In a formal exclusion hearing held July 21, 1980, an immigration hearing officer determined that Rodriguez-Fernandez was an excludable alien and ordered him deported to Cuba pursuant to 8 U.S.C. § 1227(a). Petitioner does not challenge the lawfulness of the exclusion order; that is not an issue in this appeal. The Immigration and Naturalization Service on August 28, 1980, requested the State Department to arrange petitioner's deportation to Cuba. Cuba, however, has refused all requests to accept petitioner and other members of the Freedom Flotilla. The trial court found,

"Cuba has either not responded or responded negatively to six diplomatic notes transmitted by the United States. Thus, the Government has been unable to expeditiously carry out the order of deportation and cannot even speculate as to a date of departure. No other country has been contacted about possibly accepting petitioner."

Fernandez v. Wilkinson, 505 F.Supp. 787, 789 (D.Kan.1980). Upon Cuba's refusal to accept petitioner, the Attorney General ordered his continued detention in the federal penitentiary at Leavenworth. He was incarcerated there in September 1980, when he filed the instant petition for a writ of habeas corpus. Thereafter, he was transferred to the United States Penitentiary in Atlanta, Georgia, where he is currently held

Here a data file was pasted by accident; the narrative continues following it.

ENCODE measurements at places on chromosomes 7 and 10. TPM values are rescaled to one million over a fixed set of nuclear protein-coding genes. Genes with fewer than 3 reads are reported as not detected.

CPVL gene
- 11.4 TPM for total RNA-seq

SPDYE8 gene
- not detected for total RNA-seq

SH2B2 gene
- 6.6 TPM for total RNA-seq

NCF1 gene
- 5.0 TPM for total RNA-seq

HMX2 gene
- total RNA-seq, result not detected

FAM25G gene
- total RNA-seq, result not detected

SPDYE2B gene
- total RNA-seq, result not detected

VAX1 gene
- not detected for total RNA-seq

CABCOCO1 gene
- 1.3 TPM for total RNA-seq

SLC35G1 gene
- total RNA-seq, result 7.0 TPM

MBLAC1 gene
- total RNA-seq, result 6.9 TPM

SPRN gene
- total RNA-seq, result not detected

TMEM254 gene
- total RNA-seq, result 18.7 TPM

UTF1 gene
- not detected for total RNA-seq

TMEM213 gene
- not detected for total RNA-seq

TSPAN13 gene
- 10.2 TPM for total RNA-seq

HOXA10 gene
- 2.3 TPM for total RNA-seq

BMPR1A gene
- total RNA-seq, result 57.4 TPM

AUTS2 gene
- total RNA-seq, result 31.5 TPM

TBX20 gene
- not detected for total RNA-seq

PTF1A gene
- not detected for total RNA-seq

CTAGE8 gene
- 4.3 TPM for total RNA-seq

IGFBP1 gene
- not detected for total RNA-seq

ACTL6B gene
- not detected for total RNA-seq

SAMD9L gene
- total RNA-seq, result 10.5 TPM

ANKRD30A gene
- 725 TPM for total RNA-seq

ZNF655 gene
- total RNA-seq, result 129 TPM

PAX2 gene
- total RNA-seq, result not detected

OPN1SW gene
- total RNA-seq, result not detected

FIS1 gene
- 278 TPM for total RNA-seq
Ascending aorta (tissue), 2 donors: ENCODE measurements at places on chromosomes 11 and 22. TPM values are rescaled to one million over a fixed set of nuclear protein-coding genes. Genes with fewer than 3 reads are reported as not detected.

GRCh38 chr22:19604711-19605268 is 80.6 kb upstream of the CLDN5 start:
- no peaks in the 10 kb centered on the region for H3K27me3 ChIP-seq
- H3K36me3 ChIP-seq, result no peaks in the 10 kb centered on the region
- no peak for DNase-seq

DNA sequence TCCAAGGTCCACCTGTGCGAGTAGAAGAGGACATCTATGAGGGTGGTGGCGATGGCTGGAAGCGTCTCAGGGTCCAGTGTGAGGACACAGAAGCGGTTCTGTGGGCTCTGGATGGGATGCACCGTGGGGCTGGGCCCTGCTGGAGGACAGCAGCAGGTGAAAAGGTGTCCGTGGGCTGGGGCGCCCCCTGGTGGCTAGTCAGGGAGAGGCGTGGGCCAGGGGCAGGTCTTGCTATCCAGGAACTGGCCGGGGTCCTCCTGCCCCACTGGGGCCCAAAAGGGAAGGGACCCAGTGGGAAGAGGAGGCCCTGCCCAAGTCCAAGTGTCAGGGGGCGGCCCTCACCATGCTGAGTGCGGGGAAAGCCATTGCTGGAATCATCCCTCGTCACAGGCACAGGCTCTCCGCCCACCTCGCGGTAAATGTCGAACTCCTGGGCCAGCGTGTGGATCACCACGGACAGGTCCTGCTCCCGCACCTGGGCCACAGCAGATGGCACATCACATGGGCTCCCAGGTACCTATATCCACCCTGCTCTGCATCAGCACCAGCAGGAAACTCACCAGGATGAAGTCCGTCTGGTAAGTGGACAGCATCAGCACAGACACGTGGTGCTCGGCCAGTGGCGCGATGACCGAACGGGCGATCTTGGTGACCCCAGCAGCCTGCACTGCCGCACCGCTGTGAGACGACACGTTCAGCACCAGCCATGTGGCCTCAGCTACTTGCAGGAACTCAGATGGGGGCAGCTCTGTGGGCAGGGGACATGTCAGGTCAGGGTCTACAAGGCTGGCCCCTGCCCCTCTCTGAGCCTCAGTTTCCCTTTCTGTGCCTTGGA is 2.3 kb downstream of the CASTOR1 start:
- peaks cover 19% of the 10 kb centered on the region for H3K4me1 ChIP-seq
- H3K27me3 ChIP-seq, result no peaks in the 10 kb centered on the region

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with approximately 1,700 other excludable Cubans similarly situated.

By an order dated December 31, 1980, the district court held that Rodriguez-Fernandez has no rights to avoid detention under either the Fifth or Eighth Amendments to the United States Constitution. However, it held that the Attorney General's actions under the circumstances were arbitrary and an abuse of his discretion. It found that although the Attorney General's actions did not offend any statute, they violated principles of customary international law which create a right to be free from such detention. The order gave the government ninety days to release Rodriguez-Fernandez. The court later denied a government motion to reopen based upon the transfer of petitioner to Atlanta. On April 22, 1981, a compliance hearing was held with respect to its earlier order. The government reported that, exercising the discretionary parole power, representatives of the Attorney General determined Rodriguez-Fernandez to be releasable pursuant to 8 U.S.C. § 1182(d)(5). 1 He had not been released, however, because of a suspension imposed by the new national administration of President Reagan to permit a reconsideration of government policies. The court was informed that the President had appointed a special task force due to file a report May 4, 1981, discussing, inter alia, what should be done with the excluded Cubans still being detained. It requested an additional sixty days to effect either the deportation or parole of Rodriguez-Fernandez. On April 23, 1981, the district court denied the government's request and ordered petitioner's release within twenty-four hours to the sponsorship of an American citizen living in Kansas City. From these orders the government has appealed.